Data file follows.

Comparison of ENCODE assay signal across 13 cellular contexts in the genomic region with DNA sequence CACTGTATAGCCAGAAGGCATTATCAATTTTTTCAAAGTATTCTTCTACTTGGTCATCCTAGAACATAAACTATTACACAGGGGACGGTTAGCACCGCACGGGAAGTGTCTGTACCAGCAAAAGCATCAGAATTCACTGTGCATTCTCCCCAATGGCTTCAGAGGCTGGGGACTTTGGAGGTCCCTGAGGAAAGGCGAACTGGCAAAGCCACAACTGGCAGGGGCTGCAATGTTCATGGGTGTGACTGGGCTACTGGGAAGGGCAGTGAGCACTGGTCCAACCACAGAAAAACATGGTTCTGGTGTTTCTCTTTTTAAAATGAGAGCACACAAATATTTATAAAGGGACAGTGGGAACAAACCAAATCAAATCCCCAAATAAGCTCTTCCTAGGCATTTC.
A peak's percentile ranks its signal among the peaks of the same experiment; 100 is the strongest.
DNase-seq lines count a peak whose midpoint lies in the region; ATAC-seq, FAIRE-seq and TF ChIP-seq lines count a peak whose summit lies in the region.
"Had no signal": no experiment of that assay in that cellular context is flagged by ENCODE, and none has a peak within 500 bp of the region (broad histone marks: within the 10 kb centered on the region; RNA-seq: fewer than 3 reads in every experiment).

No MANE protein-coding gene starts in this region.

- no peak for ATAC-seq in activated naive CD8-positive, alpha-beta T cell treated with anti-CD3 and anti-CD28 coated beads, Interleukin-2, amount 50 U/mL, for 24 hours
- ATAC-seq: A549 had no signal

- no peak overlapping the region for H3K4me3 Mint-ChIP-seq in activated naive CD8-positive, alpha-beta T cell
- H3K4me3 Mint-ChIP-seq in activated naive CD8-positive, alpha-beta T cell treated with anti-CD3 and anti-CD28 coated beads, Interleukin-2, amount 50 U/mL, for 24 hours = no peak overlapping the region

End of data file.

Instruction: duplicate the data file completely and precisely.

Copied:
Comparison of ENCODE assay signal across 13 cellular contexts in the genomic region with DNA sequence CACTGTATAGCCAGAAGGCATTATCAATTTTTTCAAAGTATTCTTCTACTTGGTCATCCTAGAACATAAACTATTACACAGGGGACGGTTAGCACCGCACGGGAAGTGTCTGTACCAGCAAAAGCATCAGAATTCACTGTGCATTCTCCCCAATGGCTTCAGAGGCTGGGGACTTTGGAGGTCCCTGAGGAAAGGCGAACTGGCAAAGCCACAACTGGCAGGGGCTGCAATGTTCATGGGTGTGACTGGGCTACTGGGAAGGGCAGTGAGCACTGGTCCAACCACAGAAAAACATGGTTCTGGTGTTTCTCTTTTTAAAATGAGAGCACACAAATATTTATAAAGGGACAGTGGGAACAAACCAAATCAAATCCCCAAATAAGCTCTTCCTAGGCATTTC.
A peak's percentile ranks its signal among the peaks of the same experiment; 100 is the strongest.
DNase-seq lines count a peak whose midpoint lies in the region; ATAC-seq, FAIRE-seq and TF ChIP-seq lines count a peak whose summit lies in the region.
"Had no signal": no experiment of that assay in that cellular context is flagged by ENCODE, and none has a peak within 500 bp of the region (broad histone marks: within the 10 kb centered on the region; RNA-seq: fewer than 3 reads in every experiment).

No MANE protein-coding gene starts in this region.

- no peak for ATAC-seq in activated naive CD8-positive, alpha-beta T cell treated with anti-CD3 and anti-CD28 coated beads, Interleukin-2, amount 50 U/mL, for 24 hours
- ATAC-seq: A549 had no signal

- no peak overlapping the region for H3K4me3 Mint-ChIP-seq in activated naive CD8-positive, alpha-beta T cell
- H3K4me3 Mint-ChIP-seq in activated naive CD8-positive, alpha-beta T cell treated with anti-CD3 and anti-CD28 coated beads, Interleukin-2, amount 50 U/mL, for 24 hours = no peak overlapping the region